If you want to understand politicians, don’t bother listening to what they say. They always say whatever they have to say.
Instead, listen to what their supporters say. Pay close attention to the crowd a politician attracts.
Twenty years ago I created a months-long special project on presidential politics called “Who Cares.” I spent a week following each candidate during the 1996 presidential primary season. Or rather, I spent a week with each candidate’s followers. In Iowa, Texas, Illinois, South Dakota, and other spots, I arrived in town a few days before a major candidate rally, and got as close as I could to rally organizers. Not the professional advance team from campaign headquarters; locals who were deeply involved.
I spent much more time with Republicans because they had a contested primary (won by Bob Dole), though I did go to Libertarian events, too.
It was an emotional project. People who organize campaign rallies work their butts off; they only do it because they believe deeply in a candidate and her or his platform.
The idea behind “Who Cares?” was this: At a time when people were lamenting indifference by the American electorate, who still cares? And what makes those people tick? Why are they different?
I ended up leaving Who Cares with a lot of hope for America, and a deep abiding respect for the “little people” who do all the heavy lifting in American politics. There’s lots of good Americans out there who make our Democracy work.
The organizers I got to know all tended to be people who believed firmly in the American system — Republicans, Democrats, or Libertarians — and were willing to work through that system for changes. They made this believe real by investing a lot of their lives, their blood, and their money.
I also left the project with many dark insights into politics.
On rally days, I met many other kinds of people. I met casual, intellectually lazy throngs of people who self-selected their way to the candidate who best represented their secretly-kept beliefs. At rallies, feeling safe with their like-minded brethren, their truth came out. All I had to do is listen. It usually only took a few minutes and a few drinks.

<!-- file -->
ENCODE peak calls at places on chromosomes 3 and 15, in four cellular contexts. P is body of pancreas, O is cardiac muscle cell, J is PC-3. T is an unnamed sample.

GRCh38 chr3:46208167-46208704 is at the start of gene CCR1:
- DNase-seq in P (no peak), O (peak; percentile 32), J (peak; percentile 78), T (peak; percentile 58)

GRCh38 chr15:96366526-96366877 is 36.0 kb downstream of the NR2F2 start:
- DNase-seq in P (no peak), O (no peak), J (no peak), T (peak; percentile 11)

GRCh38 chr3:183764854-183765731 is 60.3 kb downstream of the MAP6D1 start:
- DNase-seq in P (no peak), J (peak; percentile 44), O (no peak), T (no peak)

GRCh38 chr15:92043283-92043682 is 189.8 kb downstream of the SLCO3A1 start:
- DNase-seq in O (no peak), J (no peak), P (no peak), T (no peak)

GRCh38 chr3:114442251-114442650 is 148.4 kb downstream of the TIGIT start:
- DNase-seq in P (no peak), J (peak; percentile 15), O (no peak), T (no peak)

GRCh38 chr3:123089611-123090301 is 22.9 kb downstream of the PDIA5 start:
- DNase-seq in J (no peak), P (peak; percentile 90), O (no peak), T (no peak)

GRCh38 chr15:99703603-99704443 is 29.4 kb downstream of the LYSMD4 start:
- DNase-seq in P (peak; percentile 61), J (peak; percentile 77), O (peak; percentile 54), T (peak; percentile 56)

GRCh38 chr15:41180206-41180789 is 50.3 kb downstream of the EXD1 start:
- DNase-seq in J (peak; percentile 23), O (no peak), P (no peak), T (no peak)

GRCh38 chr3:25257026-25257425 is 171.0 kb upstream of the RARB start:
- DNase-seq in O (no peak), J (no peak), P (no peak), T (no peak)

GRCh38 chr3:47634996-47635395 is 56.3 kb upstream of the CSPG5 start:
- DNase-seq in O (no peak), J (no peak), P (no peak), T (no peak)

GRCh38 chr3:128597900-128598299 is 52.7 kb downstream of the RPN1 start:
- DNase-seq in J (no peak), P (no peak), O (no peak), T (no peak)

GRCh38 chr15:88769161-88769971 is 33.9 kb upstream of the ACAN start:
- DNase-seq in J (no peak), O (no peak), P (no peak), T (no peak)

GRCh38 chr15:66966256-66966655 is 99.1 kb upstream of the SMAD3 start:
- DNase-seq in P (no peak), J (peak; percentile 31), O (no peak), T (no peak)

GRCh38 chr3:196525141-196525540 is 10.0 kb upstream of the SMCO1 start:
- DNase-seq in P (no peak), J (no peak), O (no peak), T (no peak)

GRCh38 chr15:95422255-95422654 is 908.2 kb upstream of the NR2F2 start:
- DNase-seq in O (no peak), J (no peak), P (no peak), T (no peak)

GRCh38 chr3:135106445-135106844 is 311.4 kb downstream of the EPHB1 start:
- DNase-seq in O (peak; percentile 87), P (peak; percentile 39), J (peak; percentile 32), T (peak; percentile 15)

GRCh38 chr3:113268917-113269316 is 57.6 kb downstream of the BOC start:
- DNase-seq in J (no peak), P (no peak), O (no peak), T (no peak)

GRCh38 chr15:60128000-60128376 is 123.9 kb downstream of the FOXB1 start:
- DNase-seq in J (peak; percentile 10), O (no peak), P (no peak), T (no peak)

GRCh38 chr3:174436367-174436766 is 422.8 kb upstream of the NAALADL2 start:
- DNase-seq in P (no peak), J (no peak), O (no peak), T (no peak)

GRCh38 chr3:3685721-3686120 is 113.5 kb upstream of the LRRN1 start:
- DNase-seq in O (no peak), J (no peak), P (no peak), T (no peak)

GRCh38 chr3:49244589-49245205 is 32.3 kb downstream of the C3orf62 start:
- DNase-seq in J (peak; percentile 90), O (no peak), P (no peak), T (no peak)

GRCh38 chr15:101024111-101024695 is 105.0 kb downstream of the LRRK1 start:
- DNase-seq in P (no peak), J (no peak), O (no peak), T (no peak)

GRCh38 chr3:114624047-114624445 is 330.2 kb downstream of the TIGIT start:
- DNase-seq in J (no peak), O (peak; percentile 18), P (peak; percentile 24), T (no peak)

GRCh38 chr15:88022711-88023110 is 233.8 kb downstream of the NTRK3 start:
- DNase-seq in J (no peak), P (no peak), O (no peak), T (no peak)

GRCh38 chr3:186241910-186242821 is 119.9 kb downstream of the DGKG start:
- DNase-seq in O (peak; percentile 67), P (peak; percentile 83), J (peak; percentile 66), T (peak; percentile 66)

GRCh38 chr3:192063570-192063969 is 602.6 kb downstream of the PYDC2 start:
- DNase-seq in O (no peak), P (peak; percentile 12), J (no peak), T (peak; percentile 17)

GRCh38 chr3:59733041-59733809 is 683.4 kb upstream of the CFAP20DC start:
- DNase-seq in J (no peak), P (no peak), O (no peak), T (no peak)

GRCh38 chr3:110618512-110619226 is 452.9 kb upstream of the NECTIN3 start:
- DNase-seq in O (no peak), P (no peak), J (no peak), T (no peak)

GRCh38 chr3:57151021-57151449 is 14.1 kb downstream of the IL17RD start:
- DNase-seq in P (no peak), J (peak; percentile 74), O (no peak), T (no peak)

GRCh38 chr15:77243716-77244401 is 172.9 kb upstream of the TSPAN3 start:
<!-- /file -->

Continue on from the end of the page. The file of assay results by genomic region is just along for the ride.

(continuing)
There was the most racist candidate. The closet anarchist. The candidate who granted permission to say, “Shut up, white male.” The casual followers help caricatured views of what the candidates stood for, but then, the casual followers are what candidates elected. So, one way or another, the candidates somehow made such people feel welcome. For example: I liked Pat Buchannan as a person; I met him several times when working at NBC in Washington D.C. But I will tell you that his supporters I met in Dallas scared me the most.
Sure, sure, in the light of day, every candidates’ supporters might say and do the right things in civilized society. But put them all at a rally together, beckoned their by dog whistles, and you find out who they really are.
That’s the best way to find out who a politician really is. Listen to what his or her people say when the door is closed and the cameras are off.
So, yes, it does matter — a lot — that people like David Duke keep saying Donald Trump is their candidate. Duke seems to believe Trump will do his bidding, and clearly, Trump hasn’t done enough to dissuade him and others like him.
Yes, of course you can apply this technique to politicians on all sides of the spectrum, and I have. Trump, however, happens to be our most important politician right now. If you want to know who he is, listen to the people who are attracted to him. And ask why they keep feeling welcome.